The other thing that struck me about how Colin dealt with the various challenges he encountered was how he approached everything with a certain flexibility and open mindedness. I suspect in the same circumstances I would have a much harder time not doing everything by the book. It's a personality trait and one that I will spend some time thinking about. He tells a story of not wanting to spend thousands of dollars to get across Columbia "the right way" so he charters a fishing boat and has his bike loaded up on a little runabout and then hoisted on a moderate sized vessel. The captain dropped him and his bike off in Columbia at which point we was arrested and spent two days confined, but well fed. "They just want to know you're not selling drugs." he explained as if it was no big deal at all. I imagine if the same thing happened to me, I would be traumatized and that trauma itself would cause my captors to react differently to me. All you ever hear is that the Columbians will lock you up indefinitely. He said that after two days, they let him go and pointed him to inexpensive nice hotels he could stay at.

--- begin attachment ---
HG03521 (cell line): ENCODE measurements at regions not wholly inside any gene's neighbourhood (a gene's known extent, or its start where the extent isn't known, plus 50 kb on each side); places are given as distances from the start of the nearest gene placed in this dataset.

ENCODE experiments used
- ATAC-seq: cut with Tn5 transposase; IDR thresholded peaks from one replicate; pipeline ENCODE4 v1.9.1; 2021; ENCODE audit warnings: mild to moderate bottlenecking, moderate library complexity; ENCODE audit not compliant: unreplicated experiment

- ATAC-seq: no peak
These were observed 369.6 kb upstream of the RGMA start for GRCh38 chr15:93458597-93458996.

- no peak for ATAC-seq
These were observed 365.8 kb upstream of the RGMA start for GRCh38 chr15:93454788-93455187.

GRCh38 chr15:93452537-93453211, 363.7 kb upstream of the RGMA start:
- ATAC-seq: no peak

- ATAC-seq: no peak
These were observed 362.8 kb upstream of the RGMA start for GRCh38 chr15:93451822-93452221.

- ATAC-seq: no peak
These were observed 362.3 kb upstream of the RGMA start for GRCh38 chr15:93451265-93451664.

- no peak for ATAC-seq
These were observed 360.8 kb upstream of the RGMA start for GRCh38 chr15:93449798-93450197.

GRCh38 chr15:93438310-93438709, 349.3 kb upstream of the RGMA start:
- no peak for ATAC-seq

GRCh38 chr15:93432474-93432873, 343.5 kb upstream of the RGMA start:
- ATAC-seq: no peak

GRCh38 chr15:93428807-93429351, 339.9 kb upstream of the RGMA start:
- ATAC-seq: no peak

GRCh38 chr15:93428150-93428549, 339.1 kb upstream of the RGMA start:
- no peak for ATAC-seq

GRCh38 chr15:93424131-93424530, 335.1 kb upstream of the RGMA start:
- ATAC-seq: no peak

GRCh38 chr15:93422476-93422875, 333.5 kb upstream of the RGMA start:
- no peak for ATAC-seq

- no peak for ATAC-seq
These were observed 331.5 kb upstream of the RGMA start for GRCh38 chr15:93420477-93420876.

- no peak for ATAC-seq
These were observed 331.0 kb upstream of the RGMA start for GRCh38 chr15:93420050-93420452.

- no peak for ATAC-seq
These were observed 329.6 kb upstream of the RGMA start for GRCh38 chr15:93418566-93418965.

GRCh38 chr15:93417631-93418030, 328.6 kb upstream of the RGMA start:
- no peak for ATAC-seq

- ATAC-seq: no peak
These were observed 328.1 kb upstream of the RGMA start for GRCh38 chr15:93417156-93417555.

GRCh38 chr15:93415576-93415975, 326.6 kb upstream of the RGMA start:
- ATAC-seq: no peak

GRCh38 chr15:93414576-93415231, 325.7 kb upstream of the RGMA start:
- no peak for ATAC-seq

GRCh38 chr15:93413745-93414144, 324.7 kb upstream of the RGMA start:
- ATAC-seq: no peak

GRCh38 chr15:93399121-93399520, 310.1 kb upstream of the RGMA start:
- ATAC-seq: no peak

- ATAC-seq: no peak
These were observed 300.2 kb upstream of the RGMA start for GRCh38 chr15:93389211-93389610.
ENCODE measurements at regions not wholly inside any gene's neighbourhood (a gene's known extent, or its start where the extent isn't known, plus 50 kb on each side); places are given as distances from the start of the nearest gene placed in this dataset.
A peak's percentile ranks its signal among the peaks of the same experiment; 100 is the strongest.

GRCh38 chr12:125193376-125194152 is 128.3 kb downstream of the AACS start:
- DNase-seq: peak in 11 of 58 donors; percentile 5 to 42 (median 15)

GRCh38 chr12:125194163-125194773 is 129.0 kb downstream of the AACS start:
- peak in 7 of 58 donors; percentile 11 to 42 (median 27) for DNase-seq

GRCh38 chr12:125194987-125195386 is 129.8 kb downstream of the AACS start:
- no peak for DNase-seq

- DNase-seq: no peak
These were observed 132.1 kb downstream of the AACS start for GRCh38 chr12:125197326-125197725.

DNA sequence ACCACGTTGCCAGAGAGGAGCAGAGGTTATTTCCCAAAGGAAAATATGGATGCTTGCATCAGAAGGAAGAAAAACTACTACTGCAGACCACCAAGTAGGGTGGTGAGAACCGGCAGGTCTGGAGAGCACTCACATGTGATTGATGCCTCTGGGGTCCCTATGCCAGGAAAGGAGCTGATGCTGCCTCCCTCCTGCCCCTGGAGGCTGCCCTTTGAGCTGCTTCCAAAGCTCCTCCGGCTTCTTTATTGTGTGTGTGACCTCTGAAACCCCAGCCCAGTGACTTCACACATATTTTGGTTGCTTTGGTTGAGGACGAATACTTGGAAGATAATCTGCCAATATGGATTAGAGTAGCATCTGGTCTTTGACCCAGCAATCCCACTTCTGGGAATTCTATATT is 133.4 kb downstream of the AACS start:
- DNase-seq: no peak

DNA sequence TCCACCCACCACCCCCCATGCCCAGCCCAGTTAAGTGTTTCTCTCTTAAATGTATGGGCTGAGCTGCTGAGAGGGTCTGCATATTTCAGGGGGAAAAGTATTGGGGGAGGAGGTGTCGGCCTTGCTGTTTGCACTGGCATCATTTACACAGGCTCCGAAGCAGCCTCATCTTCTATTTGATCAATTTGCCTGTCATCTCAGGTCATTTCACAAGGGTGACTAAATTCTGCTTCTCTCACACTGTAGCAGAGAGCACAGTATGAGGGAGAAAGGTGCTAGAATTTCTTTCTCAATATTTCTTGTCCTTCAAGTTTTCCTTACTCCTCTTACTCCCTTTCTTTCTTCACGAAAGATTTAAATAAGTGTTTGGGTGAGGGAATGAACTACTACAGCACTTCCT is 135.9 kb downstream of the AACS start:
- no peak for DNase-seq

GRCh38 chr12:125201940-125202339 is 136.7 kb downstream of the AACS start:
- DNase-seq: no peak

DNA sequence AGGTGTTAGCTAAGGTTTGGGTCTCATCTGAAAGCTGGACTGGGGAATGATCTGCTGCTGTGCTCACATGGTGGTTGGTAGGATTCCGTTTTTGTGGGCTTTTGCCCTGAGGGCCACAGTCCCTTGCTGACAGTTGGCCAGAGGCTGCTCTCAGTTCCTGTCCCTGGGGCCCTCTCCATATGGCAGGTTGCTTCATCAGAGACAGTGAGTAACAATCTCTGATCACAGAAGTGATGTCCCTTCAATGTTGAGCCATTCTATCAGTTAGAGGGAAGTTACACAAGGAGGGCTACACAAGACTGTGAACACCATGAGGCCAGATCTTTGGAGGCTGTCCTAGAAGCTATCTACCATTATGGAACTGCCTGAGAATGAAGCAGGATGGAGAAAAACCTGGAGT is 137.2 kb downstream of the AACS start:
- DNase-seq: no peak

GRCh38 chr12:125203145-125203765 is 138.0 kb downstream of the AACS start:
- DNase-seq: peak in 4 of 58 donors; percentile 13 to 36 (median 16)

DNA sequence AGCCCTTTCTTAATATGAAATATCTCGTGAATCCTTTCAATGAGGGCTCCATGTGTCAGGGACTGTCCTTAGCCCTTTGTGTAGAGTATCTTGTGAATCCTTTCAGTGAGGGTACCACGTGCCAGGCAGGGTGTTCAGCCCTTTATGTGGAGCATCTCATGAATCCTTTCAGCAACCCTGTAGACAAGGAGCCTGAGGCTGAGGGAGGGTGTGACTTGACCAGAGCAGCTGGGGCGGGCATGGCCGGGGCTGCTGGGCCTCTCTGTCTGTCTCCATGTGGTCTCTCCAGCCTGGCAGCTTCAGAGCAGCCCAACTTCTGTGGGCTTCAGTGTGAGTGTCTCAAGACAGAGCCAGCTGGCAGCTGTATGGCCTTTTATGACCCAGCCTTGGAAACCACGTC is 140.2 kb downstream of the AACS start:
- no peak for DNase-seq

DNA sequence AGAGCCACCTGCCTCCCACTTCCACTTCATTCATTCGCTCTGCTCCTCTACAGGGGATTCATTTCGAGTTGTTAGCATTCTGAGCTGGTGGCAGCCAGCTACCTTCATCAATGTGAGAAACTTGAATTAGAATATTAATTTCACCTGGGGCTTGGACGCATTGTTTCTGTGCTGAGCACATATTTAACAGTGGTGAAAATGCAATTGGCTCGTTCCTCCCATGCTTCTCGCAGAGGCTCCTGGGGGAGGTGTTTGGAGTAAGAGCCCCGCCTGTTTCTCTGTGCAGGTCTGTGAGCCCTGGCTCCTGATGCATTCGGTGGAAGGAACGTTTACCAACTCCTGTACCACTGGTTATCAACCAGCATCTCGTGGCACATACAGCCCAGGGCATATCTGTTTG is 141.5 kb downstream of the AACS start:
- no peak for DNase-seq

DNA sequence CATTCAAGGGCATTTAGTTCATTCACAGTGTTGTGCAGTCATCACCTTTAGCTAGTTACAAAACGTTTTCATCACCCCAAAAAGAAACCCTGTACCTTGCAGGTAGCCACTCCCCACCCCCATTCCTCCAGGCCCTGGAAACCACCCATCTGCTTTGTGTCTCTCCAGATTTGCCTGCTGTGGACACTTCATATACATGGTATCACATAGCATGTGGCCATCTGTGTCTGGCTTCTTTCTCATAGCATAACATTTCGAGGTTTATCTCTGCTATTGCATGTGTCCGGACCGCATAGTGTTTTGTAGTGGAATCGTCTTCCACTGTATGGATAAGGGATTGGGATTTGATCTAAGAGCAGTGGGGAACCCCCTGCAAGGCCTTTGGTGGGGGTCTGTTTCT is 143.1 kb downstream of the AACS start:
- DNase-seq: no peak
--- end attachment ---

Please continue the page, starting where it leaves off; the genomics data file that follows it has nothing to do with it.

There is a parallel to these stories and what I've spent so much time practicing when riding a motorcycle. Inevitably, when riding there will be these moments where Bad Things(tm) happen. You come into a corner too fast. There's gravel in your path. A deer surprises you. In my experience, it's your stress reaction to these events that's the most likely reason for a crash. If you can remain calm and avoid the tension that will cause you to fixate and crash, you can handle situations that others would be convinced cannot be avoided and you can do so easily. But it's also more than that. There's the background stress of expectations. If you have a deadline, if you feel pressure to make miles, are worried about money, are worried what others think, that stress will also force you out of the calm and prevent you from calmly seeing opportunities in front of you.
I've practiced this so much on the motorcycle, but when it comes to my broader life I fail at this miserably. I can ride a motorcycle present but I make every newbie travellers mistake in the rest of my life. I don't treat it as a journey and I don't simply stop to appreciatively take in the moments and people around me. I hate it that intellectually I know this lesson, I've learned it before, but in practice I keep making the same mistake over and over again and it's cost me so much; lost friendships and ruined relationships. Once again, years later, I find myself saying "I'm sorry." Eventually the words lose their meaning and simply the lesson has to be learned or one is doomed to repeat the mistakes again and again, as I 've been doing.